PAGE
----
How to Make Winter Driving Less Horrible

Happy Thursday, Winnipeg!

The snow has finally come! As excited as I am that it’s starting to look more like Christmas, I am also feeling a familiar sense of dread at the thought of driving through the treacherous weather conditions. Also, my baby sister will be on the road for her first winter driving solo, which inspired me to write this for all the “novice” drivers out there, in addition to being a gentle reminder for those who are more experienced. Here are a few things that I’ve learned over the years to stay safe and ease the stress of winter driving in Winnipeg.

Plan Ahead

Leave early. If that means you have to wake up earlier, so be it. It’s so important to give yourself a buffer when commuting because you never know what may happen, and rushing can increase the potential for accidents. Eventually, the increased stress of running late on a regular basis can also have negative effects on your well-being.

Know your route. If you are aware of commonly congested areas, construction or road-closures ahead of time, you can plan a new route and avoid the hold-up altogether.

Listen to the radio. Being aware of traffic conditions and updates before leaving the house lets you adjust your route accordingly before even getting in the car and can save a great deal of time.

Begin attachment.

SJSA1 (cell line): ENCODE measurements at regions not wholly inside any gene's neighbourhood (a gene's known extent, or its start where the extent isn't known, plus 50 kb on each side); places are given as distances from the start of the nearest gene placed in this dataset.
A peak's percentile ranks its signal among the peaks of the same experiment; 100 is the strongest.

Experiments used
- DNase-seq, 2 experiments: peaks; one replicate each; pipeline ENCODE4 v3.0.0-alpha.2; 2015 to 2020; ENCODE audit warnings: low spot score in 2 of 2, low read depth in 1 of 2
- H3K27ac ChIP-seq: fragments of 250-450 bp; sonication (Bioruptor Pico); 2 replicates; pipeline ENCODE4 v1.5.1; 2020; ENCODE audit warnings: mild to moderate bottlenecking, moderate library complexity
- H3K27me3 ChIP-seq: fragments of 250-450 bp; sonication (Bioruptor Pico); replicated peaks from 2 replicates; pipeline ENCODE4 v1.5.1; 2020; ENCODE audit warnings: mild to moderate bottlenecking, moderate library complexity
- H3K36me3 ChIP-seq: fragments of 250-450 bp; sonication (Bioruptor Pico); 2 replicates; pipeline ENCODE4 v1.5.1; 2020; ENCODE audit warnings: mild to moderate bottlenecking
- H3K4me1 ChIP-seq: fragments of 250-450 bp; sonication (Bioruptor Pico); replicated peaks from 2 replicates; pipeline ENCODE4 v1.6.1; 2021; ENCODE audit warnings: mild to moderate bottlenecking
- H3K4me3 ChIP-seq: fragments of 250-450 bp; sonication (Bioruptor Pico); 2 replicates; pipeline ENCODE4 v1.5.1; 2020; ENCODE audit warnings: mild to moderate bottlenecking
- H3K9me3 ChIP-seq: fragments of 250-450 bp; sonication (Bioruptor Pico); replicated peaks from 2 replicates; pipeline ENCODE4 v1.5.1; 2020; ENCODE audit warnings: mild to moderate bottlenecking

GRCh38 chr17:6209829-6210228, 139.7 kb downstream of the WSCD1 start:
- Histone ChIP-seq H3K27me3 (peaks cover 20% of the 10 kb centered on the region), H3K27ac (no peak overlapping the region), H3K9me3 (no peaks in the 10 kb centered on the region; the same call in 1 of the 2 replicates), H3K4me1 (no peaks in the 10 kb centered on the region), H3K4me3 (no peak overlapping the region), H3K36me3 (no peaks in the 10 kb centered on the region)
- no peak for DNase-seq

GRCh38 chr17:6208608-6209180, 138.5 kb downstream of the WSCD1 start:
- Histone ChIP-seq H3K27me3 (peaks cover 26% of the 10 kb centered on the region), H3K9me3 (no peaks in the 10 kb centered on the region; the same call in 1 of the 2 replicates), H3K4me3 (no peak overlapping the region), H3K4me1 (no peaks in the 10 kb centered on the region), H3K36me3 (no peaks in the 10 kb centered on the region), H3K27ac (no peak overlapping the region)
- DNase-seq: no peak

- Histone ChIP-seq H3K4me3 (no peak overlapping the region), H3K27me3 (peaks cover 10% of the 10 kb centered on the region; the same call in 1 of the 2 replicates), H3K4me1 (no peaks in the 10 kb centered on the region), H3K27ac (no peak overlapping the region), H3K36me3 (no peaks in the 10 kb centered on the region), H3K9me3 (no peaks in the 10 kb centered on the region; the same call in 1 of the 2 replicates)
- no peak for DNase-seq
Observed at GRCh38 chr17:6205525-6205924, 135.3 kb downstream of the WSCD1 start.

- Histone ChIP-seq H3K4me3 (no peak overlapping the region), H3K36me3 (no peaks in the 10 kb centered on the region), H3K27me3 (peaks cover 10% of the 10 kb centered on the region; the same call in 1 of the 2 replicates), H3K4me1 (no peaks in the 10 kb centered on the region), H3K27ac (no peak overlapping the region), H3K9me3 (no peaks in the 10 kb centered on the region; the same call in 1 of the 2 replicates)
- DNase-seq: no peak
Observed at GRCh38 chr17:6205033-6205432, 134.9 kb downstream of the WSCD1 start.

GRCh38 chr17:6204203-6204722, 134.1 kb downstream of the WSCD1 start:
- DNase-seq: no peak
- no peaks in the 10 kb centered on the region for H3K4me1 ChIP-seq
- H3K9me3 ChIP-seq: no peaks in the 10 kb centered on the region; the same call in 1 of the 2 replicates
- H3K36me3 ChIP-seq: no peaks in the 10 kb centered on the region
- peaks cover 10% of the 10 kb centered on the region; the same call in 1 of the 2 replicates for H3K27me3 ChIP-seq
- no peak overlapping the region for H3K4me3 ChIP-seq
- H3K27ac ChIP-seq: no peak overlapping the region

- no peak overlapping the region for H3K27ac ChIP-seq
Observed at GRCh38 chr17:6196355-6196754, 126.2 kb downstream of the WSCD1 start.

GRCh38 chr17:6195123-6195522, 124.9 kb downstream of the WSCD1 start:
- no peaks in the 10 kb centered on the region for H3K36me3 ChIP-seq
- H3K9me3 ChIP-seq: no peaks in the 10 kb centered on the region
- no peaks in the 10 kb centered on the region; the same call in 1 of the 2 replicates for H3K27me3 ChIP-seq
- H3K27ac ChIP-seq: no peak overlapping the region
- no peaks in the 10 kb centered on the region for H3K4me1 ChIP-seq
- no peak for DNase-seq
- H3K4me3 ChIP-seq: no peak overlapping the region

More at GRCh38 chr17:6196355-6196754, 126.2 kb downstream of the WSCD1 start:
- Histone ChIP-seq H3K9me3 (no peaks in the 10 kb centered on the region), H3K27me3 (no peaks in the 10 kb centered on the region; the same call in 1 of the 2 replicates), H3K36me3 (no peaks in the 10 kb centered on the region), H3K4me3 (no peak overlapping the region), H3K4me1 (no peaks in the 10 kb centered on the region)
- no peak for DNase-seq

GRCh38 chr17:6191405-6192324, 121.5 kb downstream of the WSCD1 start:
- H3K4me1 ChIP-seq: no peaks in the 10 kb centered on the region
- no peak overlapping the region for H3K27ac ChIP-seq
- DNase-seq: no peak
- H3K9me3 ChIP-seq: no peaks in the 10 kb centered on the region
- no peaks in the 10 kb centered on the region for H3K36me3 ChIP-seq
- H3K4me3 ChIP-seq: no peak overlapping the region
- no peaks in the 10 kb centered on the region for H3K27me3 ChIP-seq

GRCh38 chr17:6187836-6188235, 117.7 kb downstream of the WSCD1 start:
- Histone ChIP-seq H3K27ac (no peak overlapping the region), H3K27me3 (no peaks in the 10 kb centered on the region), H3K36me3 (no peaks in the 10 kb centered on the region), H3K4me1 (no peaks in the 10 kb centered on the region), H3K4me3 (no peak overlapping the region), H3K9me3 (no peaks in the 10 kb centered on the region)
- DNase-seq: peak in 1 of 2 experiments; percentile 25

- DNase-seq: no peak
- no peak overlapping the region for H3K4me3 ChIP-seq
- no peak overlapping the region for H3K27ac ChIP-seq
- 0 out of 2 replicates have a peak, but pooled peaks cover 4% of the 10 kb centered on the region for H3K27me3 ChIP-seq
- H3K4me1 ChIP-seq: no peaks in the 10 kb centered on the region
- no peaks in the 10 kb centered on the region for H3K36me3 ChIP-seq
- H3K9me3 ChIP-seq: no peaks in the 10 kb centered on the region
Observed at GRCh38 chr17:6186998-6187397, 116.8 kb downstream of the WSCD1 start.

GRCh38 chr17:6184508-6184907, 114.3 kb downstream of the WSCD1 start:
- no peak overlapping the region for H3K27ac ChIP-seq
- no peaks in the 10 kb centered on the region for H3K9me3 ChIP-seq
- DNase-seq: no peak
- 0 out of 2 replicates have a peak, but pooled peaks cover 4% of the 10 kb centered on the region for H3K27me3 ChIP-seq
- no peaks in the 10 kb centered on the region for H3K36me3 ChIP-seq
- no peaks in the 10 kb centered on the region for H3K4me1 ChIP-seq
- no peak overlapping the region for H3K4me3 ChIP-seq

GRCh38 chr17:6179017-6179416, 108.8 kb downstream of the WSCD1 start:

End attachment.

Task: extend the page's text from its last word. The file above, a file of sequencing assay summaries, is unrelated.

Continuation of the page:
Drive Smart

Decrease your speed. This includes not only driving speed, but the speed at which you accelerate, brake and steer. My Grandpa once said to me, “Driving on ice is perfectly safe until you want to change speed or direction.” I’ve probably never heard anything more true in my life. Driving on ice is the easy part; it’s when you decide to brake or turn that it gets really tricky. Losing traction on ice is difficult to avoid, but accelerating more gently, braking more slowly and taking less sharp turns can help to maintain control of your vehicle.

You should never feel pressured to match the speed of drivers around you. Drive the speed at which you feel safe, but stay in the right lane wherever possible to allow faster moving traffic to pass. My biggest pet peeve in regards to driving is when traffic becomes congested because slow-moving cars refuse to stay to one side. This can also increase the risk of accidents because other drivers become impatient and begin to swerve around the slower cars.

Increase your following distance. I’ve been rear-ended twice, and have had a few more close calls of my own than I care to admit, so this one hits close to home. When in comes to ice, control over your vehicle becomes little more than an illusion. Think you’re far enough away from the car ahead? You probably aren’t.

I know this is a point that has probably been drilled into your head since Driver’s Education (because it sure-as-heck was drilled into mine), but it’s not without good reason; according to 2014 MPI statistics, “following too closely” was the contributing factor to 16% of car accidents (resulting in 27% of collision-related injuries), second only to distracted driving at 21%, which brings me to my next point: